EAST WENATCHEE, Wash. — Jane McElroy focuses on the apples on the conveyor like a bird of prey.
She looks for the obvious — a puncture here, a split there, a bad bruise. And the not so obvious like a light bruise, slight sunburn discoloration and small brownish-black spots indicating bitter pit.
She reacts in split seconds — she has to, because the conveyor moving the apples is moving at a good clip. She snatches defect apples and sends them down chutes to other conveyors. They’re trucked away for juicing, sauce and baked-ingredient processing elsewhere.
“You know what bad is and you reach for it. It’s so automatic you aren’t even thinking. Your hands move and grab. Sometimes your eyes spin like pinwheels after awhile,” says McElroy, after nearly four decades of working on Wenatchee tree fruit packing lines.
It must be some sort of record. Most people stay on packing lines only so long before moving on to other jobs. Twenty years is rare. McElroy’s 37 years is more or less unheard of. She’s aiming for a few more years to be eligible for Social Security. She’s worked for McDougall & Sons for 29 years and before that was at Stemilt Growers for eight years.
Hand defect sorting once took a lot of people, but high-tech optical sizer-sorters, which have improved over the years, now catch 90 percent or more of defects.
At McDougall’s North Baker Flats packing plant north of East Wenatchee, McElroy is one of nine people sorting before apples pass through one of two Dutch-made Greefa sizer-sorters that take 16 images of each apple in a second and instantaneously sort for size, color and external and internal defects.
Now 61, McElroy moved to Wenatchee from Minnesota in 1979 when she was 20. Someone told her there was good money in sorting and packing cherries. She hired on at Stemilt, one of the state’s largest cherry packers, in the 1981 cherry season.
“It was something like $5 an hour, which back then was pretty good and there was only one shift. No night crew. You went in at 5 or 6 a.m. and didn’t get off until 7 or 11 p.m., whenever the last truck came in. So you racked up the hours,” she said.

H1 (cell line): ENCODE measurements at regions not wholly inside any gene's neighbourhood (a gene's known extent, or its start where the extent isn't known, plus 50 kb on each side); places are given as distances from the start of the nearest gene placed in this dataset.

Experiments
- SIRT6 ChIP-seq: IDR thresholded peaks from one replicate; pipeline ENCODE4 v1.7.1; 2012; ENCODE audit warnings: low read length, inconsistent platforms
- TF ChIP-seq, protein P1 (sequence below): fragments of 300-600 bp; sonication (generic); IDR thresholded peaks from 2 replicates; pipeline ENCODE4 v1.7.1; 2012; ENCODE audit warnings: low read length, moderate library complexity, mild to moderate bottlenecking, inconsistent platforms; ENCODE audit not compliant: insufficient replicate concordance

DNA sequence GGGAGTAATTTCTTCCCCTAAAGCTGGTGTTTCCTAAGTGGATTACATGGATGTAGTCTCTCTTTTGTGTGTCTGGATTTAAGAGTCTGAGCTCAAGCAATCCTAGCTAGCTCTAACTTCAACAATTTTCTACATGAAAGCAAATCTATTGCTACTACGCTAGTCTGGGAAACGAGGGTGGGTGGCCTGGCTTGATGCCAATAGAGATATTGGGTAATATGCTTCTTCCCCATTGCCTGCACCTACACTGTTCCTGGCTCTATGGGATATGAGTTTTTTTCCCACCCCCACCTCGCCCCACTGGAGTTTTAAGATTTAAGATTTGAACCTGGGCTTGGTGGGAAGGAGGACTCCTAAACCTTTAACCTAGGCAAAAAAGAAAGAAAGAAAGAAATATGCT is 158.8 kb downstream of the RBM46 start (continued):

Next came pears and apples and McElroy learned to toss fruit with one hand from a Cutler flat round spinning tub and catch with the other hand to place the fruit on a tray in the box.
That type of hand packing has been increasingly replaced by automated tray fillers.
Fast toss-and-catch packers could pack 40-pound boxes in 30 to 40 seconds, including throwing a foam or paper tissue on top of each filled tray.
“I felt sorry for the guys supplying the tissues. If you missed your catch — and it did happen, you would get tired, — fruit would go flying,” McElroy said. “You’d yell, ‘Fore!’”
Hand packers were paid piece rate — 16 to 28 cents a box years ago and 50 cents a box of egg-carton-like cell packs — incentive to pack fast, reaching 300 boxes per day.
“You would be at your best. It was a good competition. OK, it wasn’t always yourself. You’d look at one of the older packers and say you could beat her,” McElroy said. “It was fun. Oh my gosh!”
She never thought too much about doing anything else.
“Being a new kid in a job in your 40s isn’t easy as when you’re younger,” she said, “and then you get to a point when you only have a few more years go to and you just let it play out.”